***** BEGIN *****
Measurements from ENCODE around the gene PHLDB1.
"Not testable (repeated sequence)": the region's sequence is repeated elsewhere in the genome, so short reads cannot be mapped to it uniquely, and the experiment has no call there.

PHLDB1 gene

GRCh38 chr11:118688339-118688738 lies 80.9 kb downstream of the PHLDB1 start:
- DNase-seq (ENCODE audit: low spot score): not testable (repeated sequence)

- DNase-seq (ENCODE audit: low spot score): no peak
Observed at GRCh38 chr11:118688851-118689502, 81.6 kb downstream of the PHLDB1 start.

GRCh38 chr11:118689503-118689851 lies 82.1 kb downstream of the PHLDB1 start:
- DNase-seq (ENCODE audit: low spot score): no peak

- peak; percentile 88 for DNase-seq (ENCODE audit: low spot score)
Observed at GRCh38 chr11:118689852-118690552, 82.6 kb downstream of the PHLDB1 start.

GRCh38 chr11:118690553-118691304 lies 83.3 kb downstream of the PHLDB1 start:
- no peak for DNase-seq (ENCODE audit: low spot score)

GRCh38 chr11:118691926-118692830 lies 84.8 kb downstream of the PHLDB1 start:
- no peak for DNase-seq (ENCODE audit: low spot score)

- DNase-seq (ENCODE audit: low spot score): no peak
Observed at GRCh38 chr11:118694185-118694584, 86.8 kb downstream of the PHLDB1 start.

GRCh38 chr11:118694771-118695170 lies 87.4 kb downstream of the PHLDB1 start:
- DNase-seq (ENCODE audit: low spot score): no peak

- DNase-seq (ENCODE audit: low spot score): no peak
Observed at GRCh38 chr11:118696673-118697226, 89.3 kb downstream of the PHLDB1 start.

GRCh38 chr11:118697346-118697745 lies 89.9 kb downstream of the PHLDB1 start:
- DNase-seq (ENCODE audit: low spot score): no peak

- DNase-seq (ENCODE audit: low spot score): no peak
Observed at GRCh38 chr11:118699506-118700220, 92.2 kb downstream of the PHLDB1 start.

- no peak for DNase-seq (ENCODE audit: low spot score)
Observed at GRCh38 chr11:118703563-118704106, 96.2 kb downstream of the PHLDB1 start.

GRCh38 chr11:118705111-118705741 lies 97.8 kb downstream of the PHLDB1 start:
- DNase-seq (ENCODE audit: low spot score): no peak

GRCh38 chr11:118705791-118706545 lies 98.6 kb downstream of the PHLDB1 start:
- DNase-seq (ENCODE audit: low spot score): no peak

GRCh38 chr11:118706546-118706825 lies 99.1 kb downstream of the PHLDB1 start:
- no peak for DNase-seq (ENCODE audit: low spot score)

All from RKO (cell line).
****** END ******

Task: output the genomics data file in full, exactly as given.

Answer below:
Measurements from ENCODE around the gene PHLDB1.
"Not testable (repeated sequence)": the region's sequence is repeated elsewhere in the genome, so short reads cannot be mapped to it uniquely, and the experiment has no call there.

PHLDB1 gene

GRCh38 chr11:118688339-118688738 lies 80.9 kb downstream of the PHLDB1 start:
- DNase-seq (ENCODE audit: low spot score): not testable (repeated sequence)

- DNase-seq (ENCODE audit: low spot score): no peak
Observed at GRCh38 chr11:118688851-118689502, 81.6 kb downstream of the PHLDB1 start.

GRCh38 chr11:118689503-118689851 lies 82.1 kb downstream of the PHLDB1 start:
- DNase-seq (ENCODE audit: low spot score): no peak

- peak; percentile 88 for DNase-seq (ENCODE audit: low spot score)
Observed at GRCh38 chr11:118689852-118690552, 82.6 kb downstream of the PHLDB1 start.

GRCh38 chr11:118690553-118691304 lies 83.3 kb downstream of the PHLDB1 start:
- no peak for DNase-seq (ENCODE audit: low spot score)

GRCh38 chr11:118691926-118692830 lies 84.8 kb downstream of the PHLDB1 start:
- no peak for DNase-seq (ENCODE audit: low spot score)

- DNase-seq (ENCODE audit: low spot score): no peak
Observed at GRCh38 chr11:118694185-118694584, 86.8 kb downstream of the PHLDB1 start.

GRCh38 chr11:118694771-118695170 lies 87.4 kb downstream of the PHLDB1 start:
- DNase-seq (ENCODE audit: low spot score): no peak

- DNase-seq (ENCODE audit: low spot score): no peak
Observed at GRCh38 chr11:118696673-118697226, 89.3 kb downstream of the PHLDB1 start.

GRCh38 chr11:118697346-118697745 lies 89.9 kb downstream of the PHLDB1 start:
- DNase-seq (ENCODE audit: low spot score): no peak

- DNase-seq (ENCODE audit: low spot score): no peak
Observed at GRCh38 chr11:118699506-118700220, 92.2 kb downstream of the PHLDB1 start.

- no peak for DNase-seq (ENCODE audit: low spot score)
Observed at GRCh38 chr11:118703563-118704106, 96.2 kb downstream of the PHLDB1 start.

GRCh38 chr11:118705111-118705741 lies 97.8 kb downstream of the PHLDB1 start:
- DNase-seq (ENCODE audit: low spot score): no peak

GRCh38 chr11:118705791-118706545 lies 98.6 kb downstream of the PHLDB1 start:
- DNase-seq (ENCODE audit: low spot score): no peak

GRCh38 chr11:118706546-118706825 lies 99.1 kb downstream of the PHLDB1 start:
- no peak for DNase-seq (ENCODE audit: low spot score)

All from RKO (cell line).